The working assumption in development of this model is that the rejection of violence, whether the direct violence of the sword or the systemic violence of racism or sexism, should be visible in expressions of Christology and atonement. Developing an understanding shaped by nonviolence then lays bare the extent to which satisfaction atonement is founded on violent assumptions. Thus proposing narrative Christus Victor as a nonviolent atonement motif also poses a fundamental challenge to and ultimately a rejection of satisfaction atonement. (7)
While it is not necessary to adopt my specific suggestion for understanding the historical political connotations of the text of the seven seals [of Revelation], it is important to locate Revelation in the first-century world. With the first-century context in mind, it is clear that the symbolism of conflict and victory in the reign of God over the rule of Satan is a way of ascribing cosmic significance to the church's confrontation of the Roman empire in the first century....It is the imagery itself and not a particular historical interpretation that presents the Christus Victor motif. Most importantly, the theological message that in the resurrection of Jesus the reign of God is victorious over evil remains true even if the sequence of evils and destruction symbolized in seals one to six is interpreted only in terms of general references to war, famine, pestilence, earthquake, and other natural disasters. (27)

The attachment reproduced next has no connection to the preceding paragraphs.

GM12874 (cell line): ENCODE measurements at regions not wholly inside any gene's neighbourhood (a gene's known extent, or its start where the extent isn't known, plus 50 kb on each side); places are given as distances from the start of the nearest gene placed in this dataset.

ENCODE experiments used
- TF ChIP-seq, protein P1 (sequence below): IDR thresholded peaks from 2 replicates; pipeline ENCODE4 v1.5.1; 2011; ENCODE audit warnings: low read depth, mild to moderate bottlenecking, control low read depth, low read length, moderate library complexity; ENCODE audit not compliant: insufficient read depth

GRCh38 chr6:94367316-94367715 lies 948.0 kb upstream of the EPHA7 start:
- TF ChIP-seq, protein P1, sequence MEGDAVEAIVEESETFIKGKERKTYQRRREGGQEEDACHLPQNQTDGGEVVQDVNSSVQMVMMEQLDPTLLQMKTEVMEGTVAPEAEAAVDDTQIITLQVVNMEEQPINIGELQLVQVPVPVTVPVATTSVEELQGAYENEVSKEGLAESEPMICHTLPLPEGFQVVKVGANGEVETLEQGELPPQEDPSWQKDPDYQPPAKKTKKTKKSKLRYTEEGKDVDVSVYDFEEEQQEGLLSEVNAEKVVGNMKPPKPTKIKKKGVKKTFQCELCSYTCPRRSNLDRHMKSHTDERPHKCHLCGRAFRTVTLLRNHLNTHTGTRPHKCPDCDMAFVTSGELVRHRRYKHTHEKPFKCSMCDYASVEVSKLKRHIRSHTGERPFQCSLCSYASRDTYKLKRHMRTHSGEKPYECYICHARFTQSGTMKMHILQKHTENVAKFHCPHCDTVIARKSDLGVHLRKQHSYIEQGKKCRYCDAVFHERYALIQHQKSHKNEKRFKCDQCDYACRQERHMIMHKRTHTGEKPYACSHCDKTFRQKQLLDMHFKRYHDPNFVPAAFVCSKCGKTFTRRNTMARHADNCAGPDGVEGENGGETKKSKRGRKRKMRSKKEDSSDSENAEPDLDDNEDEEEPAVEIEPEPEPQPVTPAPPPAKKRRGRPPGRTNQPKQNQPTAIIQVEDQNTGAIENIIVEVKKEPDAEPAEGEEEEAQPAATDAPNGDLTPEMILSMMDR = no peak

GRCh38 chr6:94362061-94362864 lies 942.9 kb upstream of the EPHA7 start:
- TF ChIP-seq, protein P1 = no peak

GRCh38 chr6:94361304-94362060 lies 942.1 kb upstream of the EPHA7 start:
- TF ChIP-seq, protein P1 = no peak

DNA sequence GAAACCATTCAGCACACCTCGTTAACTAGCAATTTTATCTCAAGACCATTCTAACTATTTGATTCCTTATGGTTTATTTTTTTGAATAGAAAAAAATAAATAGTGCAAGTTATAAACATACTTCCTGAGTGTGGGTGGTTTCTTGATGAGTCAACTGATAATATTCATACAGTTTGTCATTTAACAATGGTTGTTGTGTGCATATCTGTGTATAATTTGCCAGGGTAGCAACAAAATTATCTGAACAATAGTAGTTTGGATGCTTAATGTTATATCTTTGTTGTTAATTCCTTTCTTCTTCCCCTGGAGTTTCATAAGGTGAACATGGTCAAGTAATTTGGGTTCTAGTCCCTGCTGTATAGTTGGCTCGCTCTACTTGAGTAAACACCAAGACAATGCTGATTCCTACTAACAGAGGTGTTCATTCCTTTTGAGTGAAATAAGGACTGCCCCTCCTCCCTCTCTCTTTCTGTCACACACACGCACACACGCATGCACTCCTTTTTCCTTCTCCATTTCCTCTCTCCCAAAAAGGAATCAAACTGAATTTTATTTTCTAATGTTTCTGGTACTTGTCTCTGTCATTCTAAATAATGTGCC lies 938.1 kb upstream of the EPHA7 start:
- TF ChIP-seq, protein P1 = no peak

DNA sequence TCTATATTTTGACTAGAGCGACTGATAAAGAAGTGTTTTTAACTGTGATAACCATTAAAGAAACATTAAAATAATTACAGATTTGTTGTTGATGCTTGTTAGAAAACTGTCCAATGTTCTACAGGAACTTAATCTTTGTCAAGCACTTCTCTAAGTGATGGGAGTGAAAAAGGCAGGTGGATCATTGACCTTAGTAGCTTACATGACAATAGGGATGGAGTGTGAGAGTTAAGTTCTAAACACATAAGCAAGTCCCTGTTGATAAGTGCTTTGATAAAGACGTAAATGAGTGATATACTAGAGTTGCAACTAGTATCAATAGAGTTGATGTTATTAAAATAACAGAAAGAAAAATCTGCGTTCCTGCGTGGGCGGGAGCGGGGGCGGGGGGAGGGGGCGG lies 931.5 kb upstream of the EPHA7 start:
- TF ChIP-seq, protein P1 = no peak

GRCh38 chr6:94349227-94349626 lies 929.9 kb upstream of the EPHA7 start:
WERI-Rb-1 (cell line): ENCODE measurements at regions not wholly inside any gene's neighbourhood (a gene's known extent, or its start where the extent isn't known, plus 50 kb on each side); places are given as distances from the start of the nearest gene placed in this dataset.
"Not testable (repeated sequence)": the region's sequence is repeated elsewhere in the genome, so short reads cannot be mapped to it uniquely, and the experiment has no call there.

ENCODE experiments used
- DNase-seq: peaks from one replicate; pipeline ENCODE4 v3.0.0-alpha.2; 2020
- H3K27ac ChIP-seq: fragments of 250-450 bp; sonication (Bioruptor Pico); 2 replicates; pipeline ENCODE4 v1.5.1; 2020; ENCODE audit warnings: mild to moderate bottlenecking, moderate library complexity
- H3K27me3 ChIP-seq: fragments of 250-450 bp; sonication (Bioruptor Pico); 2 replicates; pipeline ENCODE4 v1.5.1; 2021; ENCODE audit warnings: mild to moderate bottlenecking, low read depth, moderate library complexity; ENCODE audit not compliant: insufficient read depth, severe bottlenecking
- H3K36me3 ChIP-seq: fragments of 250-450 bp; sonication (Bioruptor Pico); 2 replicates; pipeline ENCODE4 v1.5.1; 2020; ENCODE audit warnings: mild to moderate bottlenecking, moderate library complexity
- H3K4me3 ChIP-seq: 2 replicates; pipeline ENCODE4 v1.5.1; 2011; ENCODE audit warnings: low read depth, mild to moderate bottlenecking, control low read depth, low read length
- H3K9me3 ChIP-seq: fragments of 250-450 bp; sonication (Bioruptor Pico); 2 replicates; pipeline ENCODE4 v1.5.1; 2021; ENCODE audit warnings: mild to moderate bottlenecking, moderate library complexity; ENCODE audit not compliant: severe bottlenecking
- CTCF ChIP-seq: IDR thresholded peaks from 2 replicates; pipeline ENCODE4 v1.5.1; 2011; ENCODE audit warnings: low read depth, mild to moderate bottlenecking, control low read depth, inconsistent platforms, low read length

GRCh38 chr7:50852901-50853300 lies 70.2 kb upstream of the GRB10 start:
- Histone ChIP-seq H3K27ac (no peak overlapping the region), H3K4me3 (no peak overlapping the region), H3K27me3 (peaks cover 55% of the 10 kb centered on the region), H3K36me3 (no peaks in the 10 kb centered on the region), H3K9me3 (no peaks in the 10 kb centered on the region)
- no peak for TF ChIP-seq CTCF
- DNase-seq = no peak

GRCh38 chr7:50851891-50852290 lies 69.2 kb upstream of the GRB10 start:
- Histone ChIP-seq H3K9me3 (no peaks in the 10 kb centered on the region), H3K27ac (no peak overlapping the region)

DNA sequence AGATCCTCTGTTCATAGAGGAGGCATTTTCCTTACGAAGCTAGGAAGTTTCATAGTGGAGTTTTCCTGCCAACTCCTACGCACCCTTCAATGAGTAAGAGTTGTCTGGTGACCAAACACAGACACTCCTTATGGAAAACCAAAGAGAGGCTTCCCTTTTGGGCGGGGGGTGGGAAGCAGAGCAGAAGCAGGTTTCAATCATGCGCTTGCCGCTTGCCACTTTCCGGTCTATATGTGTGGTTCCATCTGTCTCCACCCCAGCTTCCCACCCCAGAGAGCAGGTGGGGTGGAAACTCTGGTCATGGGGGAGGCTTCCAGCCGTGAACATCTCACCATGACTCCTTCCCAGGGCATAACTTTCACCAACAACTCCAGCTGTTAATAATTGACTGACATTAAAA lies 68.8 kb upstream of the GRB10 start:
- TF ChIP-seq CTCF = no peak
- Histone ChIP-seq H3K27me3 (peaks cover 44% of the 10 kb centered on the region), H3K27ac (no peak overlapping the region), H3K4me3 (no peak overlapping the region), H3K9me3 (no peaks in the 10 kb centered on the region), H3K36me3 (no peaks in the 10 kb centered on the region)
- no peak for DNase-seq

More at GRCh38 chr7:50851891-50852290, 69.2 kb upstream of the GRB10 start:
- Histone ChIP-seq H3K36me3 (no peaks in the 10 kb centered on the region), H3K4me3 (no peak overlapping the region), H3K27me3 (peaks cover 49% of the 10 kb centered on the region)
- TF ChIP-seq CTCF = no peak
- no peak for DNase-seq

The resurrection as the victory of the reign of God over the forces of evil constitutes an invitation to salvation, an invitation to submit to the rule of God. It is an invitation to enter a new life, a life transformed by the rule of God and no longer in bondage to the powers of evil that killed Jesus. For those who perceive the resurrection, the only option that makes sense is to submit to the reign of God. Christians, Christ-identified people, participate in the victory of the resurrection and demonstrate their freedom from bondage to the powers by living under the rule of God rather than continuing to live in the power of the evil that killed Jesus. Salvation is present when allegiances change and new life is lived "in Christ" under the rule of God....